FOR DECADES, SCIENTISTS have been tinkering with genes—cutting and pasting bits of DNA into organisms like plants, bacteria, and mice. So, of course, they thought about the possibility that one day someone might use such tools to alter human genes, even human germlines—making changes to people’s DNA that they’d pass on to future generations.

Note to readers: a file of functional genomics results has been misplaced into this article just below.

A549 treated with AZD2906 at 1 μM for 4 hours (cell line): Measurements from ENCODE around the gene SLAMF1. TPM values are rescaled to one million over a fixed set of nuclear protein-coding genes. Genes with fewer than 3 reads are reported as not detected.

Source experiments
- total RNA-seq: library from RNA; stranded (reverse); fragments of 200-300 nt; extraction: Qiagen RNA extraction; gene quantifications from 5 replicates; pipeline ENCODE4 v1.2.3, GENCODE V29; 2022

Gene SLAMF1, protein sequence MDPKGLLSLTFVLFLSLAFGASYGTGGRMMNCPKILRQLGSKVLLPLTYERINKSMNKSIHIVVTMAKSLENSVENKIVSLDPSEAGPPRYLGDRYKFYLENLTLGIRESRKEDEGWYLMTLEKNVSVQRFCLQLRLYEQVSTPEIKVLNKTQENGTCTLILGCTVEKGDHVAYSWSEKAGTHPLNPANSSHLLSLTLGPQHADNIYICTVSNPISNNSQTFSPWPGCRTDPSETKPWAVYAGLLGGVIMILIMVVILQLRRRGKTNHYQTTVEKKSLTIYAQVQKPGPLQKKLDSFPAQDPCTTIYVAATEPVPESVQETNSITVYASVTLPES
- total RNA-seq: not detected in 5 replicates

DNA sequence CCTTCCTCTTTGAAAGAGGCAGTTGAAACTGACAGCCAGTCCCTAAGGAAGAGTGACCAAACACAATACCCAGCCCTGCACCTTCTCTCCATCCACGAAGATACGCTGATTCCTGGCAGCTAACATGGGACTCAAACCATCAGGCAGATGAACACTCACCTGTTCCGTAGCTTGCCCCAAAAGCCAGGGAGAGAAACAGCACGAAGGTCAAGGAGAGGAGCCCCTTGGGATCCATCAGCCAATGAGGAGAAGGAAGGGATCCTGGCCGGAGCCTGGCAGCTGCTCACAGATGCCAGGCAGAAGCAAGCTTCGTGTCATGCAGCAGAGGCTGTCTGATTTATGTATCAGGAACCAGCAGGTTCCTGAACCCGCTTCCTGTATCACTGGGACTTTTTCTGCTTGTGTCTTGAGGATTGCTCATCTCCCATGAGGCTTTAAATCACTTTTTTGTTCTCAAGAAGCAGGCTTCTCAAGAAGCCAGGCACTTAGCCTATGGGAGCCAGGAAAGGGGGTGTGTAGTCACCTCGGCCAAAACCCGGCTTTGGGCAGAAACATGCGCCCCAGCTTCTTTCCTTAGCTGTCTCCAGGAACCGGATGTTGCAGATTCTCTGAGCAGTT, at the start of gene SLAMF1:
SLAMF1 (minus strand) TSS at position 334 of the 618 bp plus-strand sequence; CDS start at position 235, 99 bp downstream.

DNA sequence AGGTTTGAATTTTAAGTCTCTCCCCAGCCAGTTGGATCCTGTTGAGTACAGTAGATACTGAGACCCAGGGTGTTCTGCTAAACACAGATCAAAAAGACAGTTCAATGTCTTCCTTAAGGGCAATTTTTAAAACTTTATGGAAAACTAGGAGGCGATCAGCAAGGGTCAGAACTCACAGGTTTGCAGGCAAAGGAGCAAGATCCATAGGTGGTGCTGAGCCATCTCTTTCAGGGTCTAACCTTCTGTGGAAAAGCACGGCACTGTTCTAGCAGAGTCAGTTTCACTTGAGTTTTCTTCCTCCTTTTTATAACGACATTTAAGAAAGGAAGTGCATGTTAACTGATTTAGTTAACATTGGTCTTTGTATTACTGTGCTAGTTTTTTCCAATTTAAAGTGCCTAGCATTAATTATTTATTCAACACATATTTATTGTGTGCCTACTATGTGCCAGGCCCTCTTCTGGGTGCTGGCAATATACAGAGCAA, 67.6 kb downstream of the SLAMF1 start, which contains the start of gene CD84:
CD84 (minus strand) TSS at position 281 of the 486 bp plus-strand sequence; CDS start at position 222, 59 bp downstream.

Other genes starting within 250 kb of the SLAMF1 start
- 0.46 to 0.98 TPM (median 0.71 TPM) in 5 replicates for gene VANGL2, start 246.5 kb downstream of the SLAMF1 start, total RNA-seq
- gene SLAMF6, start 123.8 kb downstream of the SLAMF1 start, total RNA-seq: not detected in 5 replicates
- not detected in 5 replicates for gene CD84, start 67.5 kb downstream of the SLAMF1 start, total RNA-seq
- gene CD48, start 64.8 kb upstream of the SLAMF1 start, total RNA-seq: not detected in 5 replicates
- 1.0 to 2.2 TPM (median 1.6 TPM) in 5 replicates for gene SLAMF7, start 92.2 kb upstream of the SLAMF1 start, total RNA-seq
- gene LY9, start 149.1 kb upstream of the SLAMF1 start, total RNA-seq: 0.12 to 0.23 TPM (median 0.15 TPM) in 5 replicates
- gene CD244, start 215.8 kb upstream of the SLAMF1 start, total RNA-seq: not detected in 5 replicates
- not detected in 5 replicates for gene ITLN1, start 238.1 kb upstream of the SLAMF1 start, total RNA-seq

In 2012 these dreams (or nightmares, depending on where you stand) started to get real. With the emergence of Crispr, genetic manipulations were suddenly much easier to make and the tools to make them quick and cheap to obtain. The National Academy of Sciences arranged summits and reports in an attempt to set some boundaries. In 2017 the academy concluded that using Crispr for human genetic enhancement was a hard no. But they stopped short of a full moratorium. What about gene editing to address serious, incurable diseases? Well, that could maybe one day be fine, provided it was proven safe and effective.